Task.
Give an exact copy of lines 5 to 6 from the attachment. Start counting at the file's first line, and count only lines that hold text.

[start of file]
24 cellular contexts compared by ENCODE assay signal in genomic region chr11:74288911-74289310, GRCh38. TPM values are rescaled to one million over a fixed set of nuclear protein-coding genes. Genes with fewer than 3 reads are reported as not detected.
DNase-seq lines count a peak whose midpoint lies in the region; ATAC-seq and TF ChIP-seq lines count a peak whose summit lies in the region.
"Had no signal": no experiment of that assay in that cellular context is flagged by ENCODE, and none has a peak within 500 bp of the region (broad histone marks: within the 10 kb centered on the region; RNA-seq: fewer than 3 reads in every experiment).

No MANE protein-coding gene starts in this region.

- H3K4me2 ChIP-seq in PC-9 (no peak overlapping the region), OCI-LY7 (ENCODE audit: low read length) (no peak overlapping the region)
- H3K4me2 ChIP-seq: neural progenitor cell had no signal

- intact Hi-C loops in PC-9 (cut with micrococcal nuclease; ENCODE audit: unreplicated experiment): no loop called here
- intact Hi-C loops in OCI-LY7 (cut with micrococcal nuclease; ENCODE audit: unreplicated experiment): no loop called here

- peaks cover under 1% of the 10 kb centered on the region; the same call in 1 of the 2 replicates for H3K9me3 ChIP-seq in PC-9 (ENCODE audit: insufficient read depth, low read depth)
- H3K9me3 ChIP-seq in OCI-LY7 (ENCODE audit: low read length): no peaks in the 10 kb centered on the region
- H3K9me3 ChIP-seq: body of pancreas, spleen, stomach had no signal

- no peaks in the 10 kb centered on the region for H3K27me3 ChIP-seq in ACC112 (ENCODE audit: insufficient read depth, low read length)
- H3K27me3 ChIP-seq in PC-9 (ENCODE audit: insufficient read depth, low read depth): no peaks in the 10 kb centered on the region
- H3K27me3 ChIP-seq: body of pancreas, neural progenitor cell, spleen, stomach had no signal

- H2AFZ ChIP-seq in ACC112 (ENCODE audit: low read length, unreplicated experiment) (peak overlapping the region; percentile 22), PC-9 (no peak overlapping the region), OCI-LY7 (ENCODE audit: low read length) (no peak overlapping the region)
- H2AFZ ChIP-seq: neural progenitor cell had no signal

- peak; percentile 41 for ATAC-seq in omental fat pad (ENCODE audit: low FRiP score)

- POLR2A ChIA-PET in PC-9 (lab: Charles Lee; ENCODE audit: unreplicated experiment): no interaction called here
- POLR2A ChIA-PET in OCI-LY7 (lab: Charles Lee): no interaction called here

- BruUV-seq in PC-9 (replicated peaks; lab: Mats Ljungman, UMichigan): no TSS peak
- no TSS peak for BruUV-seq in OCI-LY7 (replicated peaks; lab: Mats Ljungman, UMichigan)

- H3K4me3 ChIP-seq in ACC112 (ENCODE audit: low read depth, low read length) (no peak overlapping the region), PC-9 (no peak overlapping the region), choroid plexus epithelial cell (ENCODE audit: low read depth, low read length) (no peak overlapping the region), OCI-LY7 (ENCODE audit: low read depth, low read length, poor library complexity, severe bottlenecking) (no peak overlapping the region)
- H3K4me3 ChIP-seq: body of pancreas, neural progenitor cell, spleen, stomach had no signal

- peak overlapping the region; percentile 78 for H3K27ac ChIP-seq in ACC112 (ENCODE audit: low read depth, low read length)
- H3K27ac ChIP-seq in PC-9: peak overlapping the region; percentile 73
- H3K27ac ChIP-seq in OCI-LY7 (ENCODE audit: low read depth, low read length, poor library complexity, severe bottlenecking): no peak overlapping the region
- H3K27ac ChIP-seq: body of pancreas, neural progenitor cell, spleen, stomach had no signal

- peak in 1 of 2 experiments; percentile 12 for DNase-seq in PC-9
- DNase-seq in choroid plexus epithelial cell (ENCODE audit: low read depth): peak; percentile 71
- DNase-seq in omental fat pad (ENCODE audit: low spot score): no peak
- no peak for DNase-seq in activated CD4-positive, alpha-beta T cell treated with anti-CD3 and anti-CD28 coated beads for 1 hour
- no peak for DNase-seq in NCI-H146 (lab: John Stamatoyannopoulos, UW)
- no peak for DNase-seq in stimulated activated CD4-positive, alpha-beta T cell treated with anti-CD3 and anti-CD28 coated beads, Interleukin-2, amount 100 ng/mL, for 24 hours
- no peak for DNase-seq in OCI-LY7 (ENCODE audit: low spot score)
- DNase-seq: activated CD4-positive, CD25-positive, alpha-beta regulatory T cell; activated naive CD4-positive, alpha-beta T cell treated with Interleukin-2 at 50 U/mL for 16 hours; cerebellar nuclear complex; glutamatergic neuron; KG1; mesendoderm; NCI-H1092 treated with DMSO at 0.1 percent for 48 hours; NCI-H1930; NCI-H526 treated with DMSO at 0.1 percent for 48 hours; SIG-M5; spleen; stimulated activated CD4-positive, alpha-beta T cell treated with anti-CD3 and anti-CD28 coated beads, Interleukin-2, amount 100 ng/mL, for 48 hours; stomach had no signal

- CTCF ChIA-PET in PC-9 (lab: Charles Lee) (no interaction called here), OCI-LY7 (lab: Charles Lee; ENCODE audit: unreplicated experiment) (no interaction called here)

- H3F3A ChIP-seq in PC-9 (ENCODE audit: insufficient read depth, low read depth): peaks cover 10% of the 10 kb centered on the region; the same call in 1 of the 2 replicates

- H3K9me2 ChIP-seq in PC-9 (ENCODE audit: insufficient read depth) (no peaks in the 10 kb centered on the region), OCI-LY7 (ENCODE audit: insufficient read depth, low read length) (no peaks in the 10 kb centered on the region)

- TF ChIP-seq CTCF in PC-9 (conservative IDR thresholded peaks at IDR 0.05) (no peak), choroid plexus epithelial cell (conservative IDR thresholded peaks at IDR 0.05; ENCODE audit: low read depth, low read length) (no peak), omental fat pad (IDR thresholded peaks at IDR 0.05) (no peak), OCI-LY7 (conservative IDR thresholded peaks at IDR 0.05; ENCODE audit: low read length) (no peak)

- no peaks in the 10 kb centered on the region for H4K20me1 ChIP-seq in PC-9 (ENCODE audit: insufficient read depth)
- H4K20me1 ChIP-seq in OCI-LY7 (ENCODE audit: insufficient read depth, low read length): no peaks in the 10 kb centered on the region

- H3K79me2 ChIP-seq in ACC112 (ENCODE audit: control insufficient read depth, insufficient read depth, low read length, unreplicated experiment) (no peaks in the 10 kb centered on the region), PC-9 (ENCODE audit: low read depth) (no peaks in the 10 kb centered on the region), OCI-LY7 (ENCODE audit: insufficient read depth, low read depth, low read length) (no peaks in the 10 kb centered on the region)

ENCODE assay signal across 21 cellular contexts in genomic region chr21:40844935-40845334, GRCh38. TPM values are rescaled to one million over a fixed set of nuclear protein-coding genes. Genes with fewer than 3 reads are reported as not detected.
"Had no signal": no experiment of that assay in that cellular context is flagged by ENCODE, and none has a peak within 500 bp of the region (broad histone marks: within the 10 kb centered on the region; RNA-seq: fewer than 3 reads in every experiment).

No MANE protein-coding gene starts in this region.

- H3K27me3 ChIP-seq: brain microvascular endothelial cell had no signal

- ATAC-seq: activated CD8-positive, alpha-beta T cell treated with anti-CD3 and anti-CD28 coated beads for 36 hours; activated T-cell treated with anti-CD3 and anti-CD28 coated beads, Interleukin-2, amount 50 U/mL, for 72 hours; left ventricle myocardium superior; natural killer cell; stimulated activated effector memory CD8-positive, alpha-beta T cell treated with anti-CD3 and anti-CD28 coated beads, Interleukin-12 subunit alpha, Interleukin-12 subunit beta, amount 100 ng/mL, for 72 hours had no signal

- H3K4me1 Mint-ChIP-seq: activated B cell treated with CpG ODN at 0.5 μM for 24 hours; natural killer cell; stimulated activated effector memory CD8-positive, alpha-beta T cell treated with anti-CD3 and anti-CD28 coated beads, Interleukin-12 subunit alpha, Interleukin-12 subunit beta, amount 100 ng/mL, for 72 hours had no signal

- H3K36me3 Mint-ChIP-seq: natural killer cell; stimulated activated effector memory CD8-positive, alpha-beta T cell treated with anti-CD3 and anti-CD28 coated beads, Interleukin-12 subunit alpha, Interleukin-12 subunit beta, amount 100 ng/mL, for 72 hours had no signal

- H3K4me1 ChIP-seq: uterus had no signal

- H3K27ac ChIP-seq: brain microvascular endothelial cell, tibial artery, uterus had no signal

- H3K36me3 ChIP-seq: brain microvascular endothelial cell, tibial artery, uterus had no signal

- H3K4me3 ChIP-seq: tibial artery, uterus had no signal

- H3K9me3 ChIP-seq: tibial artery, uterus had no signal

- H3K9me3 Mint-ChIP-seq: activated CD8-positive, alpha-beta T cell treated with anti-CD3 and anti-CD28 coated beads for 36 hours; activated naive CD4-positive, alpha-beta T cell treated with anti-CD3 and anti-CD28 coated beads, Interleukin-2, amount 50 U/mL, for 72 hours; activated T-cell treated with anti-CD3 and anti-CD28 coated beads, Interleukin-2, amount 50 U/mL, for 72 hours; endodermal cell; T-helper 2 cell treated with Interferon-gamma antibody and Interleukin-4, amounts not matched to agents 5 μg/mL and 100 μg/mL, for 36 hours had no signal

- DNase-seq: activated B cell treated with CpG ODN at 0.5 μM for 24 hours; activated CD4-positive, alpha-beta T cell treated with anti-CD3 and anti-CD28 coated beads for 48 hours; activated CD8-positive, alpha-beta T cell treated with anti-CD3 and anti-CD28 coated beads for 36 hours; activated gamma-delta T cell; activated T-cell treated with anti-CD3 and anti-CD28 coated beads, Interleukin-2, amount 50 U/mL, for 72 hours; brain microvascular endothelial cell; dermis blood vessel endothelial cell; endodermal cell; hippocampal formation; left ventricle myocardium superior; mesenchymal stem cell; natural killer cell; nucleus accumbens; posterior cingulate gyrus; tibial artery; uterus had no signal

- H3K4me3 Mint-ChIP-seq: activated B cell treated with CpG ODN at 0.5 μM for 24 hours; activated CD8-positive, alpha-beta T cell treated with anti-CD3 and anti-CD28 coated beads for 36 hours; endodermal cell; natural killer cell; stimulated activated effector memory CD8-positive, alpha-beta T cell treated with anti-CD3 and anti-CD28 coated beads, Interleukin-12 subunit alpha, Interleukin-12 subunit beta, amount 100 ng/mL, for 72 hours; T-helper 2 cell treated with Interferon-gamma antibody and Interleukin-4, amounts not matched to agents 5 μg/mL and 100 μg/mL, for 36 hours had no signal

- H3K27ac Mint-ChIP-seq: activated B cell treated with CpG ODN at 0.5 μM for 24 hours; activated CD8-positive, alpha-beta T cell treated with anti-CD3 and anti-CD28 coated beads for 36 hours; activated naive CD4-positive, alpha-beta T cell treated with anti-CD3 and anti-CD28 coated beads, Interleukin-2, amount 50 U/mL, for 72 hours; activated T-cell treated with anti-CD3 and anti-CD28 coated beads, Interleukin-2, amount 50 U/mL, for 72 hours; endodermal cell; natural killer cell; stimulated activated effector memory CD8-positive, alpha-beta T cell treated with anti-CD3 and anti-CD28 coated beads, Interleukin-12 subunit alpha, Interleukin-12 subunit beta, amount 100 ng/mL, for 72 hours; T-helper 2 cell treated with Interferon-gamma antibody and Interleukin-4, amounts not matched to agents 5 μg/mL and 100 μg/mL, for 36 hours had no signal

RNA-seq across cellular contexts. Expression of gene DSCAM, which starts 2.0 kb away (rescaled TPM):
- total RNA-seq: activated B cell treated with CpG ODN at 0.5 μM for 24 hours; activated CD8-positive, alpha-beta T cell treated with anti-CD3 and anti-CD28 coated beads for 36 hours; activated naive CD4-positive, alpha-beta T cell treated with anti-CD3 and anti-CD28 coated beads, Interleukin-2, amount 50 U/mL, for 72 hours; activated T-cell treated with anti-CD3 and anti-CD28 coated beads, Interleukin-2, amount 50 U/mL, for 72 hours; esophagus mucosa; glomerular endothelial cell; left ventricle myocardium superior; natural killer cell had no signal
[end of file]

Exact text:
- H3K4me2 ChIP-seq in PC-9 (no peak overlapping the region), OCI-LY7 (ENCODE audit: low read length) (no peak overlapping the region)
- H3K4me2 ChIP-seq: neural progenitor cell had no signal